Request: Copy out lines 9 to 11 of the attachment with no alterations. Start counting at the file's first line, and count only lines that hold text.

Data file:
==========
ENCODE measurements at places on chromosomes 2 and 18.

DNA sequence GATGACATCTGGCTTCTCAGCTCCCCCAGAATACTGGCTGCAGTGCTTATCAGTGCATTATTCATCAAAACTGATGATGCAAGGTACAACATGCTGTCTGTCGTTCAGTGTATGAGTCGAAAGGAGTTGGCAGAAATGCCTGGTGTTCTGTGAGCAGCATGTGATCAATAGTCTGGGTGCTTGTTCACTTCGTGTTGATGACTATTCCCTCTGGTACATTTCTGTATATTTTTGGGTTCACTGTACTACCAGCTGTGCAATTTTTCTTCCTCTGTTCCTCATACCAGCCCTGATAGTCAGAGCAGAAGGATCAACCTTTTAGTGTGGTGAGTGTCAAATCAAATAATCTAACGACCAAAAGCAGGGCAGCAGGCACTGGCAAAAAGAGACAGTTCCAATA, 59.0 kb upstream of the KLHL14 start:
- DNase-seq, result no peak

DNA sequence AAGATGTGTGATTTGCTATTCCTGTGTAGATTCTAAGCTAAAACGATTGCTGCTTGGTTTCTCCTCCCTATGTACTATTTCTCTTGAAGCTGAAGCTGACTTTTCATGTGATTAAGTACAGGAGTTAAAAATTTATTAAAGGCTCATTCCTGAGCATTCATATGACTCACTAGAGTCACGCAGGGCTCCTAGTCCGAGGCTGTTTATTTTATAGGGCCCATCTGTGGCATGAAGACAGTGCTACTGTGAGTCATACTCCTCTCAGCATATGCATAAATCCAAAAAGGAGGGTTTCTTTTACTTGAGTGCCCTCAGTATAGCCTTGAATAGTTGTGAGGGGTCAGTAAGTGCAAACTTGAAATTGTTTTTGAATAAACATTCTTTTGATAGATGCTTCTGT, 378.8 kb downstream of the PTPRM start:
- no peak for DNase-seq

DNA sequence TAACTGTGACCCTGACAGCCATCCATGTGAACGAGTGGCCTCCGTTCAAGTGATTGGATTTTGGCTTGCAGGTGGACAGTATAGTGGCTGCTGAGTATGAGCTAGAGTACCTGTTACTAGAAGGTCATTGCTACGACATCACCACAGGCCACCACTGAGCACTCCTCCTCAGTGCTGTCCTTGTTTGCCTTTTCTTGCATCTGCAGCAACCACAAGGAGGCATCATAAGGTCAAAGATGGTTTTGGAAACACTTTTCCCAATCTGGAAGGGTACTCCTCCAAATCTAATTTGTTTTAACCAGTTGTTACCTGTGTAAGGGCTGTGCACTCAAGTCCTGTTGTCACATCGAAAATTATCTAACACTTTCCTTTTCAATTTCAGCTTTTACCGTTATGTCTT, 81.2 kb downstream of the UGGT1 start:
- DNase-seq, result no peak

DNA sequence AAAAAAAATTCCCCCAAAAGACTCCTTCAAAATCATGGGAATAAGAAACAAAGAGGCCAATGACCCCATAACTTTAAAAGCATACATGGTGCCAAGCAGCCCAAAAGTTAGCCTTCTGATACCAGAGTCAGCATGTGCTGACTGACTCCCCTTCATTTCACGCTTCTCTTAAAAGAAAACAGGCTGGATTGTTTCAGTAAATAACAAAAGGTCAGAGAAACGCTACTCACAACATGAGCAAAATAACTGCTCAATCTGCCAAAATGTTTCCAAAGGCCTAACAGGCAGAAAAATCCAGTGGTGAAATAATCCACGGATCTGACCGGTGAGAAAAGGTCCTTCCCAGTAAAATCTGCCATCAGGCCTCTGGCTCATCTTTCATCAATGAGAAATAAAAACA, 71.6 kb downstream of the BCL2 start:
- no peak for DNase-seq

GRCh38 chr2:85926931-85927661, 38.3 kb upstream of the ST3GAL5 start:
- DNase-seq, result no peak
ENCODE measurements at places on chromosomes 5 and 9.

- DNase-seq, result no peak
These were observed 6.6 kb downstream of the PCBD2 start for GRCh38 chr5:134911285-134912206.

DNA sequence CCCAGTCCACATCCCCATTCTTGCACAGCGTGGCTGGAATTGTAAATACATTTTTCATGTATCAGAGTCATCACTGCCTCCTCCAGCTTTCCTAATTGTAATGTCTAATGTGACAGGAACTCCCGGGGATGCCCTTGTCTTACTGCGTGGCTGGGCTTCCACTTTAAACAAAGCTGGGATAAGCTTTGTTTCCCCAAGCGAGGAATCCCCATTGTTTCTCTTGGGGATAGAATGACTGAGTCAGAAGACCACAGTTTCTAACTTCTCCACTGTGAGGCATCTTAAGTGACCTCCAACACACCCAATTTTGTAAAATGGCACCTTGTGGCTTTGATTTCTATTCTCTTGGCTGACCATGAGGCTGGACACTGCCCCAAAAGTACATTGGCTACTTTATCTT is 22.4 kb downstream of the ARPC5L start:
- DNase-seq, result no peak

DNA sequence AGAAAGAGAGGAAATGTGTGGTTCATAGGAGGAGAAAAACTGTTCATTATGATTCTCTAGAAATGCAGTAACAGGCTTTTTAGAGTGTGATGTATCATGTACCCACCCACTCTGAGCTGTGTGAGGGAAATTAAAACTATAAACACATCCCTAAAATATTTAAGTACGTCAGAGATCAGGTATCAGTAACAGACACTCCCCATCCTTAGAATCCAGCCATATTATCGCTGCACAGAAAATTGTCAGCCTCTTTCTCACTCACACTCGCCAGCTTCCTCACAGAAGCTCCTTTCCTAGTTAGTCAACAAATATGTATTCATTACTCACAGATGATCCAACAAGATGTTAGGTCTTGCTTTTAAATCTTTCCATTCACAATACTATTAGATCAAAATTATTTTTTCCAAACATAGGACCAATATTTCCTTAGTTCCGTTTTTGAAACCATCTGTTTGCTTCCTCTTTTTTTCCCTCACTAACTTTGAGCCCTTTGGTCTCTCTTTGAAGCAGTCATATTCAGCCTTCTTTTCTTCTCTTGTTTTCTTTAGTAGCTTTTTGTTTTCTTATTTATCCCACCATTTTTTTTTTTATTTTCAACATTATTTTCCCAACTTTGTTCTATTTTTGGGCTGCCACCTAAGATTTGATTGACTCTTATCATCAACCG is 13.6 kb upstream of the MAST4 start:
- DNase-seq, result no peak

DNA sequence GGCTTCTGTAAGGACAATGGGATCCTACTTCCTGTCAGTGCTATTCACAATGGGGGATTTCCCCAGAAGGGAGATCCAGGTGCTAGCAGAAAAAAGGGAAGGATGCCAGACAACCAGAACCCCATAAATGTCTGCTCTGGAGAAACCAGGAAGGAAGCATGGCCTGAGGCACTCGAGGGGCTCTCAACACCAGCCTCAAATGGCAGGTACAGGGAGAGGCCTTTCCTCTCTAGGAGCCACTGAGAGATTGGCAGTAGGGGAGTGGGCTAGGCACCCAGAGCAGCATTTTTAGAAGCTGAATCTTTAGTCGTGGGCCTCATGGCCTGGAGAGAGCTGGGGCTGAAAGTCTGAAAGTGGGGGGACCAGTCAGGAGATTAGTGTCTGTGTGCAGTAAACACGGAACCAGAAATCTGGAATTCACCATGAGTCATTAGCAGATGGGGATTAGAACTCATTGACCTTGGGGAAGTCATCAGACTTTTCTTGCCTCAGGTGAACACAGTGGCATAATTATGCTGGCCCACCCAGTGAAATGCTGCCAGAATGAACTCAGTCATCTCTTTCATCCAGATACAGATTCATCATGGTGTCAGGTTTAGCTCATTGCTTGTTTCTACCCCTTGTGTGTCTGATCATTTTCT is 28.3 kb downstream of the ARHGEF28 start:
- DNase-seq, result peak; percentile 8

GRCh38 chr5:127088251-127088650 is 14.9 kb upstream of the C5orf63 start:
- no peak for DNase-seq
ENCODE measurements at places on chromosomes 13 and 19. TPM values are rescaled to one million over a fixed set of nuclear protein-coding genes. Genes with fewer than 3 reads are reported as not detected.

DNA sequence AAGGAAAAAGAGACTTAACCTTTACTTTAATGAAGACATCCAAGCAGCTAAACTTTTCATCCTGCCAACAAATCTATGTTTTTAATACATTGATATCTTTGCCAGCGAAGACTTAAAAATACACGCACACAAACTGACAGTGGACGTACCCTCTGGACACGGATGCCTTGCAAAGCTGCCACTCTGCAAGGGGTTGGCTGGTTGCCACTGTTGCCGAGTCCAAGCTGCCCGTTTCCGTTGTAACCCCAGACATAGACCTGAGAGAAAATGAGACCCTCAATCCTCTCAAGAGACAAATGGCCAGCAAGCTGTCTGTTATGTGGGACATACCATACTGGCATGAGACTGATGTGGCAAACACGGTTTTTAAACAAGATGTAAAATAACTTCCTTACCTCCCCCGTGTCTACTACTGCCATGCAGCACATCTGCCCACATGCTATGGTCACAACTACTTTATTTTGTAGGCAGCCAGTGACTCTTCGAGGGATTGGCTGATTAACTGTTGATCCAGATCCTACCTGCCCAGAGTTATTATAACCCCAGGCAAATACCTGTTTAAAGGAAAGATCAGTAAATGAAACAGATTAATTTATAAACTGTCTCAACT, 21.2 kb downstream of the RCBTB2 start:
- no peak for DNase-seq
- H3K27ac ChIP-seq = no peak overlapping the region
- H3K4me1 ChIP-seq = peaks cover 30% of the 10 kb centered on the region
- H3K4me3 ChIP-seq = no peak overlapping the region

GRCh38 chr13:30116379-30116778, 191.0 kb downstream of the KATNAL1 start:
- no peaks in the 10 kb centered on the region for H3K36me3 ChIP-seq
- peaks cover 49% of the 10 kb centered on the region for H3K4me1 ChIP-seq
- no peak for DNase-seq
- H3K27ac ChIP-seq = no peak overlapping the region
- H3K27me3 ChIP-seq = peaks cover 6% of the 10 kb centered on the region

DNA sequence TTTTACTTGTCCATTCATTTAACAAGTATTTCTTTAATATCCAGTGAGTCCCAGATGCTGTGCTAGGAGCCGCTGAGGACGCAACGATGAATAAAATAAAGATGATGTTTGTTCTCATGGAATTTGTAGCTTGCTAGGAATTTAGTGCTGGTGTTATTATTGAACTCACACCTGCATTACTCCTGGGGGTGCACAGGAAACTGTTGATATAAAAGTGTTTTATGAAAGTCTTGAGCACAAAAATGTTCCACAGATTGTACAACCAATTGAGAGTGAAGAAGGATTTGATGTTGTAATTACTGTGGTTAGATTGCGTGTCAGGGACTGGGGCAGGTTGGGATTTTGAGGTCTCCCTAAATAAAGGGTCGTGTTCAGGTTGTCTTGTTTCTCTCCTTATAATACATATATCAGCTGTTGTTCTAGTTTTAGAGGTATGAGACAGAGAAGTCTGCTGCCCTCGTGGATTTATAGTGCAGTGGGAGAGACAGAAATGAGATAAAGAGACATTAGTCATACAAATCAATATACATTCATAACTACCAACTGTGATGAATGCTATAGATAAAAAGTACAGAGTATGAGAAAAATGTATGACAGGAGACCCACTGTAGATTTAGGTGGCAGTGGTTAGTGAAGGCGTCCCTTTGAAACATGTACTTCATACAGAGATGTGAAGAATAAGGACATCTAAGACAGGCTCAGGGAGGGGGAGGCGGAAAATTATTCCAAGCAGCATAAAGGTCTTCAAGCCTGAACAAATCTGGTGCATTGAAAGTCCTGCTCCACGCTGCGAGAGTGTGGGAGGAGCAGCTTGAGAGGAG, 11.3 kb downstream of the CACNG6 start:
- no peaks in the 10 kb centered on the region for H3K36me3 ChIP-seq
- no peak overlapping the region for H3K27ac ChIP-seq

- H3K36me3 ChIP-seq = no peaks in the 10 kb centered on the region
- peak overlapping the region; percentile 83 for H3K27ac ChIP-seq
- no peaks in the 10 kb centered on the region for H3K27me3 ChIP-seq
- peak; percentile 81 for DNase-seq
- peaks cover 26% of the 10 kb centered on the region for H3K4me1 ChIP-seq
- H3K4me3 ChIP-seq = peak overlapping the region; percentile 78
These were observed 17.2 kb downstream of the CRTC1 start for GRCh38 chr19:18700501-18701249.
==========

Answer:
- no peak for DNase-seq

GRCh38 chr2:85926931-85927661, 38.3 kb upstream of the ST3GAL5 start:
- DNase-seq, result no peak